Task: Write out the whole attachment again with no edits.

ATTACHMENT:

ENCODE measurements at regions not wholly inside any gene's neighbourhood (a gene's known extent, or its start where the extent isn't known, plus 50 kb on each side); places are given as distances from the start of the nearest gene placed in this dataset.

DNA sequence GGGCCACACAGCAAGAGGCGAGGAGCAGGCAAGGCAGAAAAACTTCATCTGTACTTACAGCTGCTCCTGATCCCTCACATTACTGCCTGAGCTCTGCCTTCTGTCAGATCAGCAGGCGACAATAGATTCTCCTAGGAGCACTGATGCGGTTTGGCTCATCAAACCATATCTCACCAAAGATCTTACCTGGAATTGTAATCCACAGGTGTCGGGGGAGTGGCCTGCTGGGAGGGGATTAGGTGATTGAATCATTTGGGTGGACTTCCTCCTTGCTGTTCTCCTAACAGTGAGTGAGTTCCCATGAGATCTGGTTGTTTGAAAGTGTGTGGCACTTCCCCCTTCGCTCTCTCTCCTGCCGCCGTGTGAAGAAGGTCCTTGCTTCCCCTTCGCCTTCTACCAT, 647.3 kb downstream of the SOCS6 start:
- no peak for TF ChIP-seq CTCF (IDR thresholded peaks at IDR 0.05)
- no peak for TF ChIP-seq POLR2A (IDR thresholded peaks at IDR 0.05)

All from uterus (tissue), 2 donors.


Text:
ENCODE measurements at regions not wholly inside any gene's neighbourhood (a gene's known extent, or its start where the extent isn't known, plus 50 kb on each side); places are given as distances from the start of the nearest gene placed in this dataset.

DNA sequence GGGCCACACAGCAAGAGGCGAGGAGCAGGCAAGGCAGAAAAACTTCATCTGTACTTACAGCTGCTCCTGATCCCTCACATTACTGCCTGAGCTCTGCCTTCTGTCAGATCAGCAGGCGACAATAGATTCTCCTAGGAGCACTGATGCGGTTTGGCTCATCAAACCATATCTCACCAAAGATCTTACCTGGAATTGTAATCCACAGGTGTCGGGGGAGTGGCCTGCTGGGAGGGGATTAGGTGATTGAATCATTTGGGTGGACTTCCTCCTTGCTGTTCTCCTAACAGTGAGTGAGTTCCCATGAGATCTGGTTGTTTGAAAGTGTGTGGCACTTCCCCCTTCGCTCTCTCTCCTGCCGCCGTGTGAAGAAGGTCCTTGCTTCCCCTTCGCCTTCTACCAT, 647.3 kb downstream of the SOCS6 start:
- no peak for TF ChIP-seq CTCF (IDR thresholded peaks at IDR 0.05)
- no peak for TF ChIP-seq POLR2A (IDR thresholded peaks at IDR 0.05)

All from uterus (tissue), 2 donors.